by Robert Sullivan, 241 pp, with illus, $6.95, Boston: Little, Brown & Co., 1971.
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In 1849, Dr. George Parkman, a benefactor of Harvard Medical School, disappeared and one of its professors, Dr. John Webster, was hanged for his murder. This case has been called "America's classic murder," in part because of the eminent people involved and the uncertainty about the conduct of the trial but more significantly because of its sequels. It set the precedent for dental evidence as proof of the identity of a body. The elaborate anatomic studies influenced the establishment of a medical examiner system in Massachusetts. For more than 100 years courts have cited the charge to the jury in such matters as the definition of circumstantial evidence and alibi. The adverse effect of publicity on this trial was used in the proceedings to close the inquest on Senator Kennedy's accident at Chappaquiddick.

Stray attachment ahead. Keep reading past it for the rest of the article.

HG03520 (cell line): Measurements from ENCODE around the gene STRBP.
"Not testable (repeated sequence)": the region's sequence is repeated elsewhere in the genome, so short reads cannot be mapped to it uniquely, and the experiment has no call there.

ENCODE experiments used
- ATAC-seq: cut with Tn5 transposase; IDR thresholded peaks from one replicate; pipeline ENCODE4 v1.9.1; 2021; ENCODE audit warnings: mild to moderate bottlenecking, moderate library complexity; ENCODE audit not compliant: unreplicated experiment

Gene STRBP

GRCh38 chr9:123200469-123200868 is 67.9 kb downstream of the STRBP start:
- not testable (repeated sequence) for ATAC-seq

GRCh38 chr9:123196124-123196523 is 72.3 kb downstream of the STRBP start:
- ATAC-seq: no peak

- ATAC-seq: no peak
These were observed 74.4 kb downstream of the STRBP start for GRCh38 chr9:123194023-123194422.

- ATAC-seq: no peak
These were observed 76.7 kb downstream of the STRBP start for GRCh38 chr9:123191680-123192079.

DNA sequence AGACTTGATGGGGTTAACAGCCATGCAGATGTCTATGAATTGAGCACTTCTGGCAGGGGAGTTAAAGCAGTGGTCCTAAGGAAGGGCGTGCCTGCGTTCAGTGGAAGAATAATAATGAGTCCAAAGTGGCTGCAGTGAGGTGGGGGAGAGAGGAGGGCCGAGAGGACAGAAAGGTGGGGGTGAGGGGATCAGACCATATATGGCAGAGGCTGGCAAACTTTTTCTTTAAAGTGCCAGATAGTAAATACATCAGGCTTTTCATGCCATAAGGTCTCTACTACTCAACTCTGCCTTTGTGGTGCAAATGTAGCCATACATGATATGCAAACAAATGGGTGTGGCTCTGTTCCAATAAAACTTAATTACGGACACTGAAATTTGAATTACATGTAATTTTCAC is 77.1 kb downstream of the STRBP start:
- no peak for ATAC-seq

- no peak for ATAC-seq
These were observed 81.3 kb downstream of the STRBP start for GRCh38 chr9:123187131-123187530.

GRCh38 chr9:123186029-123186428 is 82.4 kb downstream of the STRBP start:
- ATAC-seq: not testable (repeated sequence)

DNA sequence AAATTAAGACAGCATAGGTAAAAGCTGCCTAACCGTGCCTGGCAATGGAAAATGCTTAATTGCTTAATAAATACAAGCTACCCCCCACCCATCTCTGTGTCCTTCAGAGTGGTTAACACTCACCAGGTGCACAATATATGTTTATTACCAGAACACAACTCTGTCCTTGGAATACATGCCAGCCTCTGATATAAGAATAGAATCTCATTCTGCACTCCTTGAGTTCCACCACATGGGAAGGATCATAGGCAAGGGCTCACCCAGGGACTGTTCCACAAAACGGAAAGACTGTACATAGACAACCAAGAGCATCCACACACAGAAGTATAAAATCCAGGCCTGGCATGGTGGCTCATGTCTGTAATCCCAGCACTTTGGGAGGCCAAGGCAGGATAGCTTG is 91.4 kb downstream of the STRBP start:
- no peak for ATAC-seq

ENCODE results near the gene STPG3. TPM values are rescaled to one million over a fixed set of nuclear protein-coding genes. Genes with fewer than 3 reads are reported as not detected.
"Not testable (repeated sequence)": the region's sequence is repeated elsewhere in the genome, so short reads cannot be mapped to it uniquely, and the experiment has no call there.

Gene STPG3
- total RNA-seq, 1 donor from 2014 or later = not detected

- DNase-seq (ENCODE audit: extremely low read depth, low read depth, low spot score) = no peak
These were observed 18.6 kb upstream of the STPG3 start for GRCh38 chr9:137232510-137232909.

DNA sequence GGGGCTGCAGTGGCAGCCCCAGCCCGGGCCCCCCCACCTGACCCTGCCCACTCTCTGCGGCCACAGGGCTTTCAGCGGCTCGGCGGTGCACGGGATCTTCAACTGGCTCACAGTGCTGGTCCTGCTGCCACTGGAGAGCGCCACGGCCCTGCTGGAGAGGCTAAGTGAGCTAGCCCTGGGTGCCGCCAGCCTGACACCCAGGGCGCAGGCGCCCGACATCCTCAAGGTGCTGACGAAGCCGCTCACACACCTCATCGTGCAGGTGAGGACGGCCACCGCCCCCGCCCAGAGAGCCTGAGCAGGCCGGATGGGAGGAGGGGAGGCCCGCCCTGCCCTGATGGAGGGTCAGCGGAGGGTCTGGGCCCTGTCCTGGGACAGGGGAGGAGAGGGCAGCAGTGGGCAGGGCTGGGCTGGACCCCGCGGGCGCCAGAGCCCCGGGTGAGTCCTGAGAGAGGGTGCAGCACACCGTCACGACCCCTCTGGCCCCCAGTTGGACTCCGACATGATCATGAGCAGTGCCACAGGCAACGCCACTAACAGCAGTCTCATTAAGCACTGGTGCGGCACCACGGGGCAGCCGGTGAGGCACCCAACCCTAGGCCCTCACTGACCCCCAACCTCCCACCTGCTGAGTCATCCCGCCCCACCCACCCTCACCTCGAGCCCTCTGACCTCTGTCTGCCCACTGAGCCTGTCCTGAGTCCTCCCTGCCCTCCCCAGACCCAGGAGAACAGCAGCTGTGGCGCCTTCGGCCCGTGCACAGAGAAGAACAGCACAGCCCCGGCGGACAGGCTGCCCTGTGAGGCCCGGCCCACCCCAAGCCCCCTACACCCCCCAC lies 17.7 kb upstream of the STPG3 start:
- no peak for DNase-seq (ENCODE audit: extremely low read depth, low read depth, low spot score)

The latest additions to the voluminous literature on the case are two contrasting books. Judge Sullivan has
Bailey OT. The Disappearance of Dr. Parkman. JAMA. 1971;218(13):1947. doi:10.1001/jama.1971.03190260061031